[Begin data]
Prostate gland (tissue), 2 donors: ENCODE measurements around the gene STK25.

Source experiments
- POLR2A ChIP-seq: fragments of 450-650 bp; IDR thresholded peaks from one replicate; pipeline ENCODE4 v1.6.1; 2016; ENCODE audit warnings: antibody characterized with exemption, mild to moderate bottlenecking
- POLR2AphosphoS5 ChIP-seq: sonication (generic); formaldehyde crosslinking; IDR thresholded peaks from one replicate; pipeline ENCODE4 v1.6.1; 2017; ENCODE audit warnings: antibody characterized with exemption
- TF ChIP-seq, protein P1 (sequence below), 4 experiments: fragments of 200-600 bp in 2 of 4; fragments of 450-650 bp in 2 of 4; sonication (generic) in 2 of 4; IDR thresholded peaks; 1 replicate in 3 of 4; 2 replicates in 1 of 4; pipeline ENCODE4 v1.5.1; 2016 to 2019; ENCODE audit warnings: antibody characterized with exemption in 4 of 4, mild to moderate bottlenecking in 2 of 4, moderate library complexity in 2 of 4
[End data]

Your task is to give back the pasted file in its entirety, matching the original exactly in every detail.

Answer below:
Prostate gland (tissue), 2 donors: ENCODE measurements around the gene STK25.

Source experiments
- POLR2A ChIP-seq: fragments of 450-650 bp; IDR thresholded peaks from one replicate; pipeline ENCODE4 v1.6.1; 2016; ENCODE audit warnings: antibody characterized with exemption, mild to moderate bottlenecking
- POLR2AphosphoS5 ChIP-seq: sonication (generic); formaldehyde crosslinking; IDR thresholded peaks from one replicate; pipeline ENCODE4 v1.6.1; 2017; ENCODE audit warnings: antibody characterized with exemption
- TF ChIP-seq, protein P1 (sequence below), 4 experiments: fragments of 200-600 bp in 2 of 4; fragments of 450-650 bp in 2 of 4; sonication (generic) in 2 of 4; IDR thresholded peaks; 1 replicate in 3 of 4; 2 replicates in 1 of 4; pipeline ENCODE4 v1.5.1; 2016 to 2019; ENCODE audit warnings: antibody characterized with exemption in 4 of 4, mild to moderate bottlenecking in 2 of 4, moderate library complexity in 2 of 4